Signs, Fences, and Landscaping

Questions?
Call 403-328-5525
Monday - Friday 8:30 a.m. - 4:30 p.m.

The installation of most signs within Lethbridge County will require a Development Permit.  Please call the Development Officer at (403) 328-5525 for more information.

Please note:

  • Billboards (signs over 32 ft2 / 2.98 m2) or similar signs are prohibited within the County.
  • Signs attached to, or painted on licensed or unlicensed vehicles or trailers are also prohibited.

For more information, please refer to Part 5 of Land Use Bylaw 1404.


Downloads:

Before you begin

Before installing a fence on a property, it is highly recommended that you have your property lines located. Most property lines in Lethbridge County can be determined by locating the metal pins located at the corners of the property. However, over time these pins may become damaged, shift if there is ground disturbance, or be accidentally dug up and removed. If there is any doubt as to the location of a property line it is recommended that a surveying company be retained. There are a number of surveying companies located in Lethbridge that landowners may contact. Lethbridge County does not locate property lines for residents. Also remember to call or click before you dig: albertaonecall.com or 1 (800) 242-3447

Fences in residential areas

  • Hamlets
    • No fence, wall, vegetation (i.e. shrubs, hedges, bushes, coniferous trees or any other plant that, in the opinion of the Development Authority, creates a visual obstruction and/or barrier) or any combination thereof, lying within 7.62 metres (25 feet) of the right-of-way of a public roadway (excluding lanes) shall extend no more than 0.91 metres (3 feet) above the ground (except in the case of corner lots where one yard is considered as the side yard as indicated in Section 6 and in accordance with Section 7 of this part) without a permit issued by the Development Authority
    • Fences in rear and side yards shall not exceed 1.83 metres (6 ft.) in height.
  • Grouped Country Residential areas
    • No fence, wall, vegetation (i.e. shrubs, hedges, bushes, coniferous trees or any other plant that, in the opinion of the Development Authority, creates a visual obstruction and/or barrier) or combination thereof, lying within 10 metres (33 feet) of the right-of-way of a public roadway shall extend more than 1.22 metres (4 feet) above the ground without a permit issued by the Development Authority.
    • Fences in the rear and side yards shall not exceed 1.83 metres (6 feet) in height and can be installed to the property line.
    • Wind screen fences shall meet all applicable setbacks to municipal roads and property lines.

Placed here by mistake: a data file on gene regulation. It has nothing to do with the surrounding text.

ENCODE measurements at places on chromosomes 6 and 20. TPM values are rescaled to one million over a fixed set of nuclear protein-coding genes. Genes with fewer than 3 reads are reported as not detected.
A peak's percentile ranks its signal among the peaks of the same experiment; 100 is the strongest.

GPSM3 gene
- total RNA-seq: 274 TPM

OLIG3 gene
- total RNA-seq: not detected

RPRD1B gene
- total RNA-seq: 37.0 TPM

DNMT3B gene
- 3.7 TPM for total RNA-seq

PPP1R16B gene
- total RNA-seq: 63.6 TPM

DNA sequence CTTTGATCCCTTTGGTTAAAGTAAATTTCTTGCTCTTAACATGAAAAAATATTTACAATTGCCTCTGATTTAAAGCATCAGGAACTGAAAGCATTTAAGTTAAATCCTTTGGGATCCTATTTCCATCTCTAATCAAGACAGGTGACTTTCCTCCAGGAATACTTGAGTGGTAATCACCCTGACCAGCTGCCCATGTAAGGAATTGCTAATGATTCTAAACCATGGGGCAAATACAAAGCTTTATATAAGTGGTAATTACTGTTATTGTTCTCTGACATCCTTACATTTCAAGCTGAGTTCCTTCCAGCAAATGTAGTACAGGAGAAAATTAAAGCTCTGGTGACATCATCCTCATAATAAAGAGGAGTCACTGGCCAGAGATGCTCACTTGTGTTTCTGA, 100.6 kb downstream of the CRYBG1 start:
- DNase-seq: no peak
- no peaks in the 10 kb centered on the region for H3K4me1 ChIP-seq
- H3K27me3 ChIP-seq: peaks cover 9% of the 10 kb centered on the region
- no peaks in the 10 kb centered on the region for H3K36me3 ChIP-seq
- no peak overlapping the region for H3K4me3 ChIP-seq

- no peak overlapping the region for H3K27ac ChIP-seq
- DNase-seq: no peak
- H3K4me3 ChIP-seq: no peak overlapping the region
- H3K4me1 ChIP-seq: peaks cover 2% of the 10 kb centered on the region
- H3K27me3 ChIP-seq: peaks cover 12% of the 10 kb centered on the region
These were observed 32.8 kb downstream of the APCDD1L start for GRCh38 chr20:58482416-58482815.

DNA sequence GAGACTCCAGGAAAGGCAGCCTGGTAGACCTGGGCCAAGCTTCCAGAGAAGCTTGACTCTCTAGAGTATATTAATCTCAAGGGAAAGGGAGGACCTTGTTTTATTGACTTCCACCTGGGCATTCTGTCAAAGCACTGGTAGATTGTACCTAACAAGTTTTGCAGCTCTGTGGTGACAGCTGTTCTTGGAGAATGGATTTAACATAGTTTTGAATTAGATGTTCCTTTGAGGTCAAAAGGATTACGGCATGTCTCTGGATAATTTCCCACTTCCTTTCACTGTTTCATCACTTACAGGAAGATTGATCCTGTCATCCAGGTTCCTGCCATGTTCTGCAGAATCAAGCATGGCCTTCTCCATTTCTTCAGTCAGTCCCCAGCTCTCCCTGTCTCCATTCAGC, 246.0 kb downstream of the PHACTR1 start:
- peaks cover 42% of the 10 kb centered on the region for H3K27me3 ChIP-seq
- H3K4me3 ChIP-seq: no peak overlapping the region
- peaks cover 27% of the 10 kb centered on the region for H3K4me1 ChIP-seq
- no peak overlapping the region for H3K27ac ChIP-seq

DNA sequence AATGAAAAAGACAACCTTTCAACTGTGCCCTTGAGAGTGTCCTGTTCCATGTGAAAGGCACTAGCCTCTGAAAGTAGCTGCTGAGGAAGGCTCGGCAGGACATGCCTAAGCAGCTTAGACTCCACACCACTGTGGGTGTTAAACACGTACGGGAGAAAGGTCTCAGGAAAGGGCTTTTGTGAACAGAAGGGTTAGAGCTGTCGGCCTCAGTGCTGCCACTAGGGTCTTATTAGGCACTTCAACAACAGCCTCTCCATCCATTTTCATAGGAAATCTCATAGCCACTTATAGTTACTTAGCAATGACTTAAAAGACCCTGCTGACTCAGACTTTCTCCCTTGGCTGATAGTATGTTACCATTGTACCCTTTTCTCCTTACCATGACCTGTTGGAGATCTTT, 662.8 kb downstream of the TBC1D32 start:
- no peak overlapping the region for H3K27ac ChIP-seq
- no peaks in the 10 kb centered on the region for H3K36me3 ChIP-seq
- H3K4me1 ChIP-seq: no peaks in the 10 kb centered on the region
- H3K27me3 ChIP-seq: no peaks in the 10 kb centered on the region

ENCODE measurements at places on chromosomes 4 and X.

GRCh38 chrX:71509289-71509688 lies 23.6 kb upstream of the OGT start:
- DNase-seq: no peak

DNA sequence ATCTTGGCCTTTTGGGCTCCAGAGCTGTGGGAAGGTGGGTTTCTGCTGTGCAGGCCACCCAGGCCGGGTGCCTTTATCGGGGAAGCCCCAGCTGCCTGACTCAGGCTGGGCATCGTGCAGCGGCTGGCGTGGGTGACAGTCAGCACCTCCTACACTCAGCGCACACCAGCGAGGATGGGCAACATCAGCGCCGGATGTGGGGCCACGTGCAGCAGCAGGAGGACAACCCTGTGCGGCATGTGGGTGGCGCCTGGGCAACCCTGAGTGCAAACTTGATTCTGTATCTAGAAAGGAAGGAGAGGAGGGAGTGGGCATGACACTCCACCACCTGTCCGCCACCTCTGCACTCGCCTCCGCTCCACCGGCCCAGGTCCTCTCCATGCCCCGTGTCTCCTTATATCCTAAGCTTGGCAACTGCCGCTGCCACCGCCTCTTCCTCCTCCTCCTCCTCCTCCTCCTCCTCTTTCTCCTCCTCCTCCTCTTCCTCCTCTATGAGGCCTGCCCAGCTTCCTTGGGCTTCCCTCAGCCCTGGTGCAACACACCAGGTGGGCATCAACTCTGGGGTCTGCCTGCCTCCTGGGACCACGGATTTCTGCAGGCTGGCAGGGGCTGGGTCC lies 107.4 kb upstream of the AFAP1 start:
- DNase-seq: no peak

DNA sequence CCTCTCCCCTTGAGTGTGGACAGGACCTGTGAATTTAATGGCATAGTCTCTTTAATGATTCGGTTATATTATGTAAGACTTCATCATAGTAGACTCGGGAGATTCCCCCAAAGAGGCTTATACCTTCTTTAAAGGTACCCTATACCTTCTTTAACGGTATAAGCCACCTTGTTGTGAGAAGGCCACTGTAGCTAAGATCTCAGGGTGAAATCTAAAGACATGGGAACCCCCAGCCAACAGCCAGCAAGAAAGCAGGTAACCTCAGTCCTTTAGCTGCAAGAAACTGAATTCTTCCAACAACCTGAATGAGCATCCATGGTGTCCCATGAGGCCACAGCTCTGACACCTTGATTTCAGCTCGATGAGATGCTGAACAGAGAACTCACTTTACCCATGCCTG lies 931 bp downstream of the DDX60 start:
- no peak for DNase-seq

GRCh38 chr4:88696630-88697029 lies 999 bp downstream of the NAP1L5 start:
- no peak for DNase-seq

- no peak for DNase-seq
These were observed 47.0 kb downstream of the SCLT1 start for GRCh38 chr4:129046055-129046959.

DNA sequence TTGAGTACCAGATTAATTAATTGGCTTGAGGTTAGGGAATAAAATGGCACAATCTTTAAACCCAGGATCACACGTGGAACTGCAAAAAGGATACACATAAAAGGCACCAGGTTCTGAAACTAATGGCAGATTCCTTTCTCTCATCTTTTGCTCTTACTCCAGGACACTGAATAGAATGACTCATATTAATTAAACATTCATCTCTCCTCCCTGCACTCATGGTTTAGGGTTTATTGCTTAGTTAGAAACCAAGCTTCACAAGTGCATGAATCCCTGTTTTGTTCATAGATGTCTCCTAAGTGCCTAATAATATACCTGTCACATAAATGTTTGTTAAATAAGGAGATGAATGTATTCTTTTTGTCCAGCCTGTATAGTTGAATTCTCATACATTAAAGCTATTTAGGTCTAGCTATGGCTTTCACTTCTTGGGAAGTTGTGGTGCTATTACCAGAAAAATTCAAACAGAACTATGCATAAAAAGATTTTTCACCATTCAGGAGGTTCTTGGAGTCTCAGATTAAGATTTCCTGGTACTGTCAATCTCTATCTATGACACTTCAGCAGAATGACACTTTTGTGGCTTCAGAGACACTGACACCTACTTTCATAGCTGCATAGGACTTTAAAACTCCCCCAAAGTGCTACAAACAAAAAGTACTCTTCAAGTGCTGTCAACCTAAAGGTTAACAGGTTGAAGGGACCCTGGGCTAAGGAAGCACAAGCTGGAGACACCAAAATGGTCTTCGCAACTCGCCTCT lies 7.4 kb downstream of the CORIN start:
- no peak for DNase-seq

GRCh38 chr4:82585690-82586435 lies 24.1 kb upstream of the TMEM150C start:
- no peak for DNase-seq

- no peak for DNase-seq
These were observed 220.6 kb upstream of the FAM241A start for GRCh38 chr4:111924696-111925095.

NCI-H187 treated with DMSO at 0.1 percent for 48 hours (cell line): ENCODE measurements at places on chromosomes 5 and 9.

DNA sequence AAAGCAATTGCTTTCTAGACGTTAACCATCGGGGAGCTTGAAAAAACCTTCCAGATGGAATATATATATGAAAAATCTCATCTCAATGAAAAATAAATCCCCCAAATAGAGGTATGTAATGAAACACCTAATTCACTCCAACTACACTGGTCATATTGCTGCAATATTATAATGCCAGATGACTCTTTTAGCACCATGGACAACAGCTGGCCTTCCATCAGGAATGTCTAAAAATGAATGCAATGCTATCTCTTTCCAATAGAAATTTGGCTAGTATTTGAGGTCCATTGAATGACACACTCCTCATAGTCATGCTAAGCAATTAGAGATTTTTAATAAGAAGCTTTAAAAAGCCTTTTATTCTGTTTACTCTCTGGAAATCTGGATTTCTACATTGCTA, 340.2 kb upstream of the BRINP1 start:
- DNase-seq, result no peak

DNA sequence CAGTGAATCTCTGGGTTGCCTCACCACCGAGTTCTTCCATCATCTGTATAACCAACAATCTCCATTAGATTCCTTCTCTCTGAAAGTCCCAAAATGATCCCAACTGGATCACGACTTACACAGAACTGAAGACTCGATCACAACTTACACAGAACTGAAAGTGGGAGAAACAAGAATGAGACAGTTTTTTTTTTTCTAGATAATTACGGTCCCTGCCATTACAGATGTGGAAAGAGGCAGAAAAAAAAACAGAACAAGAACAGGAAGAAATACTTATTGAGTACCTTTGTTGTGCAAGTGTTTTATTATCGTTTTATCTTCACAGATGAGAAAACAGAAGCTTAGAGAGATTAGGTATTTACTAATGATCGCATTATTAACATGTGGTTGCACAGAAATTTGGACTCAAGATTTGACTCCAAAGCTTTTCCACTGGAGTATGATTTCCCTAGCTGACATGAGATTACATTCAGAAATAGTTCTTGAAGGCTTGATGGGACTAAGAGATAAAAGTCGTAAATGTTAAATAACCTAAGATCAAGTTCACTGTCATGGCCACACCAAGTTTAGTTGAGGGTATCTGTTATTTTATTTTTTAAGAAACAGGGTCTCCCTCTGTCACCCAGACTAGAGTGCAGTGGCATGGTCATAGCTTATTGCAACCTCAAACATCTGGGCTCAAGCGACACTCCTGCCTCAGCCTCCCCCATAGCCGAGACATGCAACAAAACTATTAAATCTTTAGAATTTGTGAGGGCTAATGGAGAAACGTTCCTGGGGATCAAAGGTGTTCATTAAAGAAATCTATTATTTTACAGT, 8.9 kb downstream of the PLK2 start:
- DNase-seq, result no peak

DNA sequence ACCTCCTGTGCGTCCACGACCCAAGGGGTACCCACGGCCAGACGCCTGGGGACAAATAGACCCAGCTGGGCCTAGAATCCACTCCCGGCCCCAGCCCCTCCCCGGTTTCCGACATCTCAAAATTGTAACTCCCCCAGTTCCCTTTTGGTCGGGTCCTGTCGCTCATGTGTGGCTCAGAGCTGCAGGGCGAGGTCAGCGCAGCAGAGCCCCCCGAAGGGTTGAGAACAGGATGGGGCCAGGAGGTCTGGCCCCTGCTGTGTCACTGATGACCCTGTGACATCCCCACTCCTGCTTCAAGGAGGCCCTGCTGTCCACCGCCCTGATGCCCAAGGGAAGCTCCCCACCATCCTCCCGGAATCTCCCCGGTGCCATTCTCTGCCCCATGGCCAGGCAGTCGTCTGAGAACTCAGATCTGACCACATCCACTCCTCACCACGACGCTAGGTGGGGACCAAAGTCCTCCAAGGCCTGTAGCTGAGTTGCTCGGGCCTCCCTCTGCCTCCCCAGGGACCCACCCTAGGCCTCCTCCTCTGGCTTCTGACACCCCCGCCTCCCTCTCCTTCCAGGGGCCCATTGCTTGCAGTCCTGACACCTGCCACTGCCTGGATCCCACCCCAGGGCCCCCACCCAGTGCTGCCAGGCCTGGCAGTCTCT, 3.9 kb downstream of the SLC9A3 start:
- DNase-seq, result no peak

Fences, trees, & shelterbelts in rural areas

In rural areas along local roads, the construction or erection of a fence, hedge or shelterbelt shall comply with the following:

  • no fence, hedge or shelterbelt shall be erected which would unduly restrict the vision of approaching traffic;
  • fencing surrounding public utility lots shall be as per Lethbridge County Engineering Guidelines and Minimum Servicing Standards or as stipulated in a Development Agreement;
  • all fences must be sited to be able to meet the required corner site triangle setbacks to roadways as depicted in Diagram 3.5;
  • a chain link, split rail or barb wire type fence may be located adjacent to the property line or within the required setbacks to a public road, but solid material fences and snow fences must meet the stipulated setbacks to the public road;
  • no hedge or shelterbelt shall be erected within the distances to a right-of-way of a public road, as depicted in Diagram 3.5;
  • wind screen fences shall meet all setbacks to municipal roads and provincial highways as required for the applicable land use district.

Landscaping residential properties in Lethbridge County is not required but is highly encouraged as it has all sorts of benefits: economic, health, environmental, and social. It can increase the value of a property and make it more attractive to prospective buyers which could mean less time on the market. It can help to reduce the costs associated with heating and cooling a residence. It can provide a healthier environment by filtering pollutants and providing cleaner air. It provides privacy, can decrease stress, and helps promote a healthy lifestyle. It can lessen the effects of soil erosion and soil degradation. It can have a micro-climate effect that helps reduce temperature extremes and can help reduce local flooding by reducing storm water runoff. It also promotes habitat for wildlife and increases the livability of communities.